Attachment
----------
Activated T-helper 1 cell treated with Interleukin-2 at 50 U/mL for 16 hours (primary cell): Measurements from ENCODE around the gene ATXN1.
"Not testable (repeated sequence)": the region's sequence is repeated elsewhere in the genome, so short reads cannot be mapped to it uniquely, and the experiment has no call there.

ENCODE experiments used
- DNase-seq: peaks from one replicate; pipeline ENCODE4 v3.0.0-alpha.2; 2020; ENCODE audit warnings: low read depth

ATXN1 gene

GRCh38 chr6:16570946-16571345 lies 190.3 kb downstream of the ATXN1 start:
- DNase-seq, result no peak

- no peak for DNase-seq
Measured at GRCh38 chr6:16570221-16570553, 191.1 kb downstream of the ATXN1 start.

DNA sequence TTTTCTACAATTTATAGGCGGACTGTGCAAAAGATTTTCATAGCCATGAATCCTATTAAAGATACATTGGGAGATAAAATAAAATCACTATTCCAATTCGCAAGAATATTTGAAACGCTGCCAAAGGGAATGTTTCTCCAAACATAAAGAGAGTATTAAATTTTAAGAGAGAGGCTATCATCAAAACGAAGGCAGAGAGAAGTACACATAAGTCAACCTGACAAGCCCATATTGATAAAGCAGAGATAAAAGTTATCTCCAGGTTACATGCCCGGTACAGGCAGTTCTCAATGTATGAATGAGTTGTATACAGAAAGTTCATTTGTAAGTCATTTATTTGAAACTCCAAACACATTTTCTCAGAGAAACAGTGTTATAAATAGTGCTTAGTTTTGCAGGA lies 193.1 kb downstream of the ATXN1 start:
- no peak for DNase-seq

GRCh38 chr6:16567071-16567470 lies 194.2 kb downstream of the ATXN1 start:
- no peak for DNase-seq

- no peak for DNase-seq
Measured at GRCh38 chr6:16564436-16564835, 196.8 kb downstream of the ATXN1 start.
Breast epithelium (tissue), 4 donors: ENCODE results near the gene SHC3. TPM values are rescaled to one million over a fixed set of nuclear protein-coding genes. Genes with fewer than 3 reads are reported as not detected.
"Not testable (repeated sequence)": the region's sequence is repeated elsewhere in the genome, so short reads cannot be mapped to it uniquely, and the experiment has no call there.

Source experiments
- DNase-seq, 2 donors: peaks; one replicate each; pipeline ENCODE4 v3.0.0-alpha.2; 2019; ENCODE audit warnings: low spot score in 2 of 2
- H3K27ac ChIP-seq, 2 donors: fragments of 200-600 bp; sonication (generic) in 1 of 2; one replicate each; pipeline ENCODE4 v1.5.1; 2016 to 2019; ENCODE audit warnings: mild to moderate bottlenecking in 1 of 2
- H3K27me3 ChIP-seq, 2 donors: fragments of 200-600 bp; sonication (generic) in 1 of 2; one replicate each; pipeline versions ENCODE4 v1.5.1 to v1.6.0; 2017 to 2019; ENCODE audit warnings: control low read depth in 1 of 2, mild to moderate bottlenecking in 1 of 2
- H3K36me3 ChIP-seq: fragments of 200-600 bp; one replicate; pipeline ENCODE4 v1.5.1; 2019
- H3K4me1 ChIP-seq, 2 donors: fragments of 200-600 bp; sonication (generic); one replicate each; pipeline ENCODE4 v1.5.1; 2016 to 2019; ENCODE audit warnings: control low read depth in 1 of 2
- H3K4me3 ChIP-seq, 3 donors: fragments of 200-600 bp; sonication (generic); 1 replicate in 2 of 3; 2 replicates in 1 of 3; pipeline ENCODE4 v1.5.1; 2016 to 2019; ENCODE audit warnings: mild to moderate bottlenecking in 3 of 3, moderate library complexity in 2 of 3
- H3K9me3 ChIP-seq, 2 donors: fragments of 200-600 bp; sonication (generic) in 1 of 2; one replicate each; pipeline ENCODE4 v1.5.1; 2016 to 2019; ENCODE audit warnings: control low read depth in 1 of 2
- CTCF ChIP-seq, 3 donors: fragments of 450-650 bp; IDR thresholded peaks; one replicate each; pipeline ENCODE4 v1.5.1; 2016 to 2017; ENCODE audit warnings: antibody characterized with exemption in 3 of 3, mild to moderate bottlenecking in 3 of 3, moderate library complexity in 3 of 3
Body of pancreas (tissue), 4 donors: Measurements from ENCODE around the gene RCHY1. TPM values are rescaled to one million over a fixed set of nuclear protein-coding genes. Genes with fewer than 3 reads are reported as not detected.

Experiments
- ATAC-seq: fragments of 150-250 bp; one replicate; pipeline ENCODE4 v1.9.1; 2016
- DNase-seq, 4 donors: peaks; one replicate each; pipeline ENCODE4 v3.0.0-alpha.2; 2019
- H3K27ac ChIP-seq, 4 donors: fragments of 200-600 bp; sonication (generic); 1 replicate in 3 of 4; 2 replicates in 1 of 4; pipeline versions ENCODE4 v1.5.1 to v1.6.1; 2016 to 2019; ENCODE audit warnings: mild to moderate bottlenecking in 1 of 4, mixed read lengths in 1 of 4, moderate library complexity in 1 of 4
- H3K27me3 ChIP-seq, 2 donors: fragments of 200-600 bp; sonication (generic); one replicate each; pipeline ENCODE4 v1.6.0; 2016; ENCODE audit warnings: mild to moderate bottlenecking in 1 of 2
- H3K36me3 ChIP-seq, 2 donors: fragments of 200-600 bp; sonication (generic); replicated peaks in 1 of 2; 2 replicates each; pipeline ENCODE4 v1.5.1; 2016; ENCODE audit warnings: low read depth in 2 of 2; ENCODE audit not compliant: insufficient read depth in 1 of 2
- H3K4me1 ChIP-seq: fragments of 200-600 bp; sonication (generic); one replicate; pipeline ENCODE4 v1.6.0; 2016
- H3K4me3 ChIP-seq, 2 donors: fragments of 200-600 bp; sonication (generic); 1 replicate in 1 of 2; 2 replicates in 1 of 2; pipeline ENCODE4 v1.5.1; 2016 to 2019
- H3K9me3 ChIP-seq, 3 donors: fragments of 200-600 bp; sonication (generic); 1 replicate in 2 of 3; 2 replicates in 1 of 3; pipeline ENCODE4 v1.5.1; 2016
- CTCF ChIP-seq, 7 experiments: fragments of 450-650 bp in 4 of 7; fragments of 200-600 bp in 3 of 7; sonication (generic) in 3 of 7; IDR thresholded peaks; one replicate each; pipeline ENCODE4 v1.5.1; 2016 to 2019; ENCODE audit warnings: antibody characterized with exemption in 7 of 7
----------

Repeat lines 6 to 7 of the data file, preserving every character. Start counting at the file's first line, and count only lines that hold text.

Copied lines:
GRCh38 chr6:16570946-16571345 lies 190.3 kb downstream of the ATXN1 start:
- DNase-seq, result no peak